A natural, but optimistic, estimate of this quantity is the ‘apparent’ loss that is suffered on repredicting the observed y that gave rise to . We follow Efron (1986) in defining the ‘optimism’ that is associated with this estimator as cΘ, where

• (33)

Both classical and Bayesian approaches to estimating the optimism cΘ will now be examined when assuming a logarithmic loss function : as in Section 2, the classical approach attempts to estimate the sampling expectation of cΘ, whereas the Bayesian approach is based on a direct calculation of the posterior expectation of cΘ.

7.2. Classical criteria for model comparison

From the previous discussion, approximate forms for the expected optimism

will, from equation (33), yield criteria for a comparison of models that are based on minimizing

• (34)

Efron (1986) derived the expression for π(θt) for exponential families and for general loss functions. In particular, for the logarithmic loss function, Efron showed that

• (35)

where is the fitted value arising from the estimator : if corresponds to maximum likelihood estimation based on a linear predictor with p parameters, then πE(θt)≈2p. Hence Efron's result can be thought of as generalizing Akaike (1973), who sought to minimize the expected Kullback–Leibler distance between the true and estimated predictive distribution and showed under broad conditions that π(θt)≈2p.

This in turn suggests that πE/2, derived from equation (35), may be adopted as a measure of complexity in more complex modelling situations. Ye and Wong (1998) extended the work mentioned in Section 4.2 to show that πE/2 for exponential families can be expressed as a sum of the average sensitivity of the fitted values to a small change in yi: this quantity is termed by Ye and Wong the ‘generalized degrees of freedom’ when using a general estimation procedure. In normal models with linear estimators , and so π(θt)=2 tr(H). Finally, Ripley (1996) extended the analysis described in Section 2.4 to show that if the model assumed is not true then π(θt)≈2p*, where p* is defined in equation (4). See Burnham and Anderson (1998) for a full and detailed review of all aspects of estimation of π(θt).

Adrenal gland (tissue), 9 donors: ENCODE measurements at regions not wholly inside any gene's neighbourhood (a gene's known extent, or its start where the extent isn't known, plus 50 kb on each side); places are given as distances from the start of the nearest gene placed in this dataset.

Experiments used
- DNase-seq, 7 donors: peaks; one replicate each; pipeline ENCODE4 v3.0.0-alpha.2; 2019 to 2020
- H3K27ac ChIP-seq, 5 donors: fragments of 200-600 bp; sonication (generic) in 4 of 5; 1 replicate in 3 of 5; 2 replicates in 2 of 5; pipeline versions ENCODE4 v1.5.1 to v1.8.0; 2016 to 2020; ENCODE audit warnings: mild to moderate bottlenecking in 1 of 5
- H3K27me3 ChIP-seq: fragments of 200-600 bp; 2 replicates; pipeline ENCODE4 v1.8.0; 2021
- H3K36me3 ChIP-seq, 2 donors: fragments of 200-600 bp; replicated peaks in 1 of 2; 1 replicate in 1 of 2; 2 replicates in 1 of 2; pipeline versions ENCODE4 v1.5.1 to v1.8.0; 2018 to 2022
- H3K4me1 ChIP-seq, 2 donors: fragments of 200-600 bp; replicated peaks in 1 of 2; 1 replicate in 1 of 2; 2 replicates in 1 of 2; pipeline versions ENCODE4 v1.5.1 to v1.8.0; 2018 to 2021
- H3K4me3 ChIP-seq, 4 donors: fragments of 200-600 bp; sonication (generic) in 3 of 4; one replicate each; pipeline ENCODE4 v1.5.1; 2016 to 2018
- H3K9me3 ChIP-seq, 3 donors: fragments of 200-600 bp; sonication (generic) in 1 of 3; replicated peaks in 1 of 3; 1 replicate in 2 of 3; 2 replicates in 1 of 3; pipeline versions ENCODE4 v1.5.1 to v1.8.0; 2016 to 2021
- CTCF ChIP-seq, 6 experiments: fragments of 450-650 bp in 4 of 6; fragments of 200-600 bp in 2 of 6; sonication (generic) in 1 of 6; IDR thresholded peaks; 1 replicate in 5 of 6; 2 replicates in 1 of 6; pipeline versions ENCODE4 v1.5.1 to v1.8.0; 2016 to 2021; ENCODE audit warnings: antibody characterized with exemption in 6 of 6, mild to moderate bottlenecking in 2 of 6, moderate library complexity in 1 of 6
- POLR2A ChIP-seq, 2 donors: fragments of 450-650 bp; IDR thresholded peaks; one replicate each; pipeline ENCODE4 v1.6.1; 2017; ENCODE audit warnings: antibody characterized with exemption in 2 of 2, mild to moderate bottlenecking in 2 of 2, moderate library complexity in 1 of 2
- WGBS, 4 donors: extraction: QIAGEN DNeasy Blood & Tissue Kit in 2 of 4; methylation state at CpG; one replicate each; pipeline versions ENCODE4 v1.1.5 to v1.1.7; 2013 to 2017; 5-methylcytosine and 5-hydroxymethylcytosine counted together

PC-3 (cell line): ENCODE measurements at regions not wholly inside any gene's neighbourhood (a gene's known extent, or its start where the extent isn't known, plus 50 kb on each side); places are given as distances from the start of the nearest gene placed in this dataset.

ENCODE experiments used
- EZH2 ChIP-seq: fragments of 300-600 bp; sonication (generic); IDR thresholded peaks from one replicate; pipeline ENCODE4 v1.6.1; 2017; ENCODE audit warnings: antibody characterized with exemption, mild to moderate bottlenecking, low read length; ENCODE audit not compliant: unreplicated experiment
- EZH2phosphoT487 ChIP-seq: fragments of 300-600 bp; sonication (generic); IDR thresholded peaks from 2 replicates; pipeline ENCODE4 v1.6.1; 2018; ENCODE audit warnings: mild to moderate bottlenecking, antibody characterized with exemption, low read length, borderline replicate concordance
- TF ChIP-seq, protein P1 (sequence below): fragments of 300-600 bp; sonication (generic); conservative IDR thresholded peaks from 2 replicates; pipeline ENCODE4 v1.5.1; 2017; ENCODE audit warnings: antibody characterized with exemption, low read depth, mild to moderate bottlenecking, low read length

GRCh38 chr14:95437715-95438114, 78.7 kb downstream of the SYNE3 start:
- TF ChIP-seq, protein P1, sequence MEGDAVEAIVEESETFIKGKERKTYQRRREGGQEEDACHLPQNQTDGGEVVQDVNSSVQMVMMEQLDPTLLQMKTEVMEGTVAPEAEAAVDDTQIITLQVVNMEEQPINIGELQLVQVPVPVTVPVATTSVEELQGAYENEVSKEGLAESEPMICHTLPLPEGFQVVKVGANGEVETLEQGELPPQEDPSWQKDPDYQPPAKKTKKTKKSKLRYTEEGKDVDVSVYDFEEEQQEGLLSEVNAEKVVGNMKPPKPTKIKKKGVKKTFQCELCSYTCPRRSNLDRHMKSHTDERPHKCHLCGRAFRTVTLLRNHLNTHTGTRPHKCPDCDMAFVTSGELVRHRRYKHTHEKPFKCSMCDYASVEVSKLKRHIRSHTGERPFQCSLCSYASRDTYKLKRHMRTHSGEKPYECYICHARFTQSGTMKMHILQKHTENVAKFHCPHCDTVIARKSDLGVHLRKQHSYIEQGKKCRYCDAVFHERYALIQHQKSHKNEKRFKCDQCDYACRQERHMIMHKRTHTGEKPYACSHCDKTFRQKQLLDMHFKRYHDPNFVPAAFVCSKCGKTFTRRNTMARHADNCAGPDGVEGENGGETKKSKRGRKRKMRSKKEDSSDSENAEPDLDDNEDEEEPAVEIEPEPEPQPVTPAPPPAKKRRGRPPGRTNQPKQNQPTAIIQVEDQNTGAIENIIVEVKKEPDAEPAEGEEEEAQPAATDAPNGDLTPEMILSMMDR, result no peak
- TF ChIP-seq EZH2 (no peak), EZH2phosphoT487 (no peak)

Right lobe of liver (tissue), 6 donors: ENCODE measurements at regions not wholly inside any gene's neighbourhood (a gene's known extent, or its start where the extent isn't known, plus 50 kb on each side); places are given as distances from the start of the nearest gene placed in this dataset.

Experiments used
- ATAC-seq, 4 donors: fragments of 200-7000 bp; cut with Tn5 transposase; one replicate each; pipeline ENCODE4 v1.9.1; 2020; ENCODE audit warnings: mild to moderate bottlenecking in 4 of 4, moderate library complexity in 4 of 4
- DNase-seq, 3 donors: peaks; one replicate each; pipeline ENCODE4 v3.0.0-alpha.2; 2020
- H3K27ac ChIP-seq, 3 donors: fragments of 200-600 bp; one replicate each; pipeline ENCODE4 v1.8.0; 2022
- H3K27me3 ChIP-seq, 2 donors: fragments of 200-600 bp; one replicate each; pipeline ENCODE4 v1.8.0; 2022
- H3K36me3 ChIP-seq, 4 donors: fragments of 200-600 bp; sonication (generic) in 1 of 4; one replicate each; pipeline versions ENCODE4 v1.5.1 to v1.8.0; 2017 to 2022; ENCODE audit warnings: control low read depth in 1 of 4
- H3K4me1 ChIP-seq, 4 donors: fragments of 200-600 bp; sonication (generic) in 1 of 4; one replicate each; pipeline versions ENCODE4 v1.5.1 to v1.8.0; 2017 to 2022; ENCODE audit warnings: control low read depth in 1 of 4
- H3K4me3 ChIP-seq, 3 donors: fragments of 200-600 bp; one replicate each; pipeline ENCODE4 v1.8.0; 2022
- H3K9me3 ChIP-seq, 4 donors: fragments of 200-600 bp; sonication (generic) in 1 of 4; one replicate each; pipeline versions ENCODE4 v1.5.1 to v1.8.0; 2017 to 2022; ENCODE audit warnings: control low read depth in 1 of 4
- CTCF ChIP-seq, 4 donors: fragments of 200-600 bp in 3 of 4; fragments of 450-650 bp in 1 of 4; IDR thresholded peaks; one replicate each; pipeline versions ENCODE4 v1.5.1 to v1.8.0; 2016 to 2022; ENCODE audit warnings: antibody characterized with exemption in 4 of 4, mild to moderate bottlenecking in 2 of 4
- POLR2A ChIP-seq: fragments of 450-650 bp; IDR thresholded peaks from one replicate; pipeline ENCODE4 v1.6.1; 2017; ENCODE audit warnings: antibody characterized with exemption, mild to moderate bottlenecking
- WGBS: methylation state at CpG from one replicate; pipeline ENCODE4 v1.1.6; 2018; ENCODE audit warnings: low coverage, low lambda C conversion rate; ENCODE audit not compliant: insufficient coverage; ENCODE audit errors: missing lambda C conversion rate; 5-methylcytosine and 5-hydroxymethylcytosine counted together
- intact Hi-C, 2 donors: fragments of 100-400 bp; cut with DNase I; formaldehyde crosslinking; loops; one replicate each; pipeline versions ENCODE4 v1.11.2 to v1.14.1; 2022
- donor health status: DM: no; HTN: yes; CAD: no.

These classical criteria for general model comparison are thus all based on equation (34) and can all be considered as corresponding to a plug-in estimate of fit, plus twice the effective number of parameters in the model. We shall now adapt this structure to a Bayesian context.

7.3. Bayesian criteria for model comparison

Gelfand and Ghosh (1998) and Laud and Ibrahim (1995) both attempted strict decision theoretic approaches to model choice based on expected losses on replicate data sets. Our approach is more informal, in aiming to identify models that best explain the observed data, but with the expectation that they are likely to minimize uncertainty about observations generated in the same way. Thus, by analogy with the classical results described above, we propose a deviance information criterion DIC, defined as a classical estimate of fit, plus twice the effective number of parameters, to give

• (36)
• (37)

by definition of pD (10): equation (37) shows that DIC can also be considered as a Bayesian measure of fit or adequacy, penalized by an additional complexity term pD . From the results in Section 3.2, we immediately see that in models with negligible prior information DIC will be approximately equivalent to Akaike's criterion.

An approximate decision theoretic justification for DIC can be obtained by mimicking the development of Ripley (1996) (page 33) and Burnham and Anderson (1998) (chapter 6). Using the logarithmic loss function in equation (33), we obtain